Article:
WASHINGTON (Reuters) - U.S. consumer prices increased in December as households paid more for gasoline and rental accommodation, leading to the largest year-on-year increase in 2-1/2 years and signaling that inflation pressures could be building.
The rise in inflation, coming as economic growth strengthens, was corroborated by a separate report on Wednesday from the Federal Reserve, which said pricing pressures "intensified" somewhat from late November through the end of 2016.
The trend, if sustained, may push the U.S. central bank to raise interest rates at a faster pace than currently anticipated. The Fed has forecast three rate hikes this year.
"Further momentum in consumer prices could add to the perception of a more hawkish Fed and the potential for more aggressive tightening," said Jim Baird, chief investment officer at Plante Moran Financial Advisors in Kalamazoo, Michigan.
The Labor Department said its Consumer Price Index rose 0.3 percent last month after a 0.2 percent gain in November. In the 12 months through December, the CPI increased 2.1 percent, the biggest year-on-year rise since June 2014. The CPI rose 1.7 percent in the year to November.
The gains were in line with economists' expectations. The CPI increased 2.1 percent in 2016, up from a gain of 0.7 percent in 2015. The Fed raised its benchmark overnight interest rate by 25 basis points to a range of 0.50 percent to 0.75 percent last month.
Fed Chair Janet Yellen suggested on Wednesday that she supported further rate increases.
"Waiting too long ... could risk a nasty surprise down the road - either too much inflation, financial instability, or both," Yellen said in remarks prepared for delivery to the Commonwealth Club of California in San Francisco.
The dollar rebounded from a near six-week low against a basket of currencies on Yellen's comments and the inflation data. Prices for U.S. Treasuries fell, with the yield on the 30-year bond rising to 3 percent. U.S. stocks ended mostly higher.
The so-called core CPI, which strips out food and energy costs, rose 0.2 percent last month after the same increase in November. As a result, the core CPI was up 2.2 percent in the 12 months through December, from 2.1 percent in November.
The Fed has a 2 percent inflation target and tracks an inflation measure which is currently at 1.6 percent. Rising wages due to a tightening labor market also are contributing to higher inflation.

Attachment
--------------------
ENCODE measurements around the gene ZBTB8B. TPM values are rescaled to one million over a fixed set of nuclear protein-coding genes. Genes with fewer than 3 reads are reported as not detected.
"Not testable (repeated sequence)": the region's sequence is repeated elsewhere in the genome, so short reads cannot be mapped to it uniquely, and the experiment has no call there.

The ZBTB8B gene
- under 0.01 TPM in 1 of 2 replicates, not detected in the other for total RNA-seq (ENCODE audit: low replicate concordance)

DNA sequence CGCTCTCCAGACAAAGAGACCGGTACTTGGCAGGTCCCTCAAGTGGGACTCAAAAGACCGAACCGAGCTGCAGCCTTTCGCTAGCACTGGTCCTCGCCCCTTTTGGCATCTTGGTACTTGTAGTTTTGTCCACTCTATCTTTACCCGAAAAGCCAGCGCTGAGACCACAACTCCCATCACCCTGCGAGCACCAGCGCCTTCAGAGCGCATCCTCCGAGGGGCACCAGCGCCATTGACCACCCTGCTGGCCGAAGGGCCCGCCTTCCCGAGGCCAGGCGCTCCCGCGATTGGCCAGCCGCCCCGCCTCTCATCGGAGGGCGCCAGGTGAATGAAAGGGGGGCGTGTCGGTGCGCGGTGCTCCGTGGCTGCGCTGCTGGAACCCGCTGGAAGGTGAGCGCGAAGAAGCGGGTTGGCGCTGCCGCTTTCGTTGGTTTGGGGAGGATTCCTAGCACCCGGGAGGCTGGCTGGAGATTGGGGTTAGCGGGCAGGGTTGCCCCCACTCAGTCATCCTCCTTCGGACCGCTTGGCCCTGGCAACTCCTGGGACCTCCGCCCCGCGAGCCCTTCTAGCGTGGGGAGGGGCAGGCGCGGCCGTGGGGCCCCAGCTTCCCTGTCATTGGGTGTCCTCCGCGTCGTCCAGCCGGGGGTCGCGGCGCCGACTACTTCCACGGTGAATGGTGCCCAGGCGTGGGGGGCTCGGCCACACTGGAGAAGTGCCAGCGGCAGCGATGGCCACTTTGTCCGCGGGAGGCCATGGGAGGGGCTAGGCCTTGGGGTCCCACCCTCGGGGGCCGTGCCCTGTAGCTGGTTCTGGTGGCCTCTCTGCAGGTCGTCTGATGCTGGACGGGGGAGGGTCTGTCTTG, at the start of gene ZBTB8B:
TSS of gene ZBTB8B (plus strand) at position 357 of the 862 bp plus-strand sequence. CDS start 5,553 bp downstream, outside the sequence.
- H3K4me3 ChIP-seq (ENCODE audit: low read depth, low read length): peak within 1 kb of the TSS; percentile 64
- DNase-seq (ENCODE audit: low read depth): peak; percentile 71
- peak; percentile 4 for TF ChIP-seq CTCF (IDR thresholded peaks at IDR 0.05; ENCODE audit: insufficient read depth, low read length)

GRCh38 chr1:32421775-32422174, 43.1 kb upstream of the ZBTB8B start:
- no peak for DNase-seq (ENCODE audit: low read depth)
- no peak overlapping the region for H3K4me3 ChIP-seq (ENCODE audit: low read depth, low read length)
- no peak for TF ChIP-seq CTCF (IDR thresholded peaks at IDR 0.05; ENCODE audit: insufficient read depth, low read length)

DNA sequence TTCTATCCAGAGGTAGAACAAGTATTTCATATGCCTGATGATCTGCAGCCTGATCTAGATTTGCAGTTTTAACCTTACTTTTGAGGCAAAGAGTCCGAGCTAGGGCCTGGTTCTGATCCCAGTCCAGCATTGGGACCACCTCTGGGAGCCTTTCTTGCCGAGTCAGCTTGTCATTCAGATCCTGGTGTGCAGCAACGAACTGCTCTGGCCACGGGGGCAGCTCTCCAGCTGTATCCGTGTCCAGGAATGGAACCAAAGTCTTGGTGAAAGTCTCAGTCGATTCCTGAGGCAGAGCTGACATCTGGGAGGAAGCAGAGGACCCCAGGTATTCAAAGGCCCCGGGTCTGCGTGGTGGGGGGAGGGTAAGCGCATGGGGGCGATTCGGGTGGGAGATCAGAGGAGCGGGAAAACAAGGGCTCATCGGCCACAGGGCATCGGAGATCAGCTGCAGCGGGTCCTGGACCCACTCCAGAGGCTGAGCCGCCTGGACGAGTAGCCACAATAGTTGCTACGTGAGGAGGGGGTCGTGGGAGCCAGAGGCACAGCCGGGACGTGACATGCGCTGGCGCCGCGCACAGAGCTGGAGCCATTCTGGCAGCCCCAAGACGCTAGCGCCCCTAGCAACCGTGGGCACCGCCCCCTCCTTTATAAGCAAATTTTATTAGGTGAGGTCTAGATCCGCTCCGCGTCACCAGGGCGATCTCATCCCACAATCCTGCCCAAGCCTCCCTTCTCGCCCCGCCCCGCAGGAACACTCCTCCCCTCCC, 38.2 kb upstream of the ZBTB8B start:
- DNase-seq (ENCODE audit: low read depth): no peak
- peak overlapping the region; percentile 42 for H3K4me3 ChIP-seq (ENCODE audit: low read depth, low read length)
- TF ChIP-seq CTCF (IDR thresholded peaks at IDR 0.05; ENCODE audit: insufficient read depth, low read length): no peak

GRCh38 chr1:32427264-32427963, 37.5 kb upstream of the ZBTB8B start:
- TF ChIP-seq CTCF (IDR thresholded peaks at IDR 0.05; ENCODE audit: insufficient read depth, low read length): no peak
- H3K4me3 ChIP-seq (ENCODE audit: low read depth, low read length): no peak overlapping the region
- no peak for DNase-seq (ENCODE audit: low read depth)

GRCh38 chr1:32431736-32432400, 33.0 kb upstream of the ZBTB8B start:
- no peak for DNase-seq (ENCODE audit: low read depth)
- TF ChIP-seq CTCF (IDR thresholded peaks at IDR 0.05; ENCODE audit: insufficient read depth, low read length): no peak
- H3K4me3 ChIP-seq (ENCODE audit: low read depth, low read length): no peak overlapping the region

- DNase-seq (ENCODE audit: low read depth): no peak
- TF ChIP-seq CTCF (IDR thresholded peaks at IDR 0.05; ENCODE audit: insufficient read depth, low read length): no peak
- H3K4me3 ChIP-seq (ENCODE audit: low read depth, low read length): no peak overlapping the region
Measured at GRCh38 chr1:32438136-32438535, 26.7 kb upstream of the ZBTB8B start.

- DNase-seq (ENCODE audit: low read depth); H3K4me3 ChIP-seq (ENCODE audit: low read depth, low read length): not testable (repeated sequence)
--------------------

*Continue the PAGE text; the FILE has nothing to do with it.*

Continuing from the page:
Average hourly earnings increased in December at their quickest pace since June 2009, a government report showed earlier this month.
The Fed's latest Beige Book, a collection of anecdotal information from businesses, showed eight of the central bank's 12 districts reported modest price increases from late November through the end of December.
"Pricing pressures intensified somewhat since the last report," the Fed said. "Increases in input costs were more widespread than increases in final goods prices. Businesses in several districts reportedly expect further modest increases in input costs and selling prices in 2017."
Inflation could also get a boost from an expected fiscal stimulus from the incoming Trump administration. Donald Trump, who will be sworn in as U.S. president on Friday, has pledged to increase infrastructure spending and cut taxes.
"There is nothing here to dissuade the Fed from picking up its rate hike pace this year," said Michael Gregory, deputy chief economist at BMO Capital Markets in Toronto.
Underscoring the economy's momentum, another report from the Fed on Wednesday showed industrial production rose 0.8 percent in December, the biggest gain since November 2014, after falling 0.7 percent in the prior month.
Output was driven by a surge in the utilities production as well as an increase in manufacturing.
"The small gain in manufacturing, the third of the past four months, is a positive sign from a sector that has moved sideways over much of the past two years," said Andrew Labelle, an economist at Citigroup in New York. "The pickup in commodity prices is clearly providing a lift to manufacturing."
The consumer inflation report showed gasoline prices climbed 3.0 percent last month after advancing 2.7 percent in November.
Housing also continued its upward march in December. Rental costs increased 0.3 percent last month, with owners' equivalent rent of primary residence also rising 0.3 percent. Rents rose 4.0 percent in 2016.
Consumers also paid more for healthcare last month, with prices for prescription medicine and hospital services rising.
There were also cost increases for a range of other goods and services, including motor vehicle insurance and airline fares. Prices for used cars and trucks rose solidly.
But households got some respite at supermarkets and department stores. Food prices were unchanged for a sixth straight month, with the cost of food consumed at home dropping for an eighth consecutive month. Apparel prices fell for a second straight month in December.
Reporting by Lucia Mutikani; Additional reporting by Lindsay Dunsmuir; Editing by Paul Simao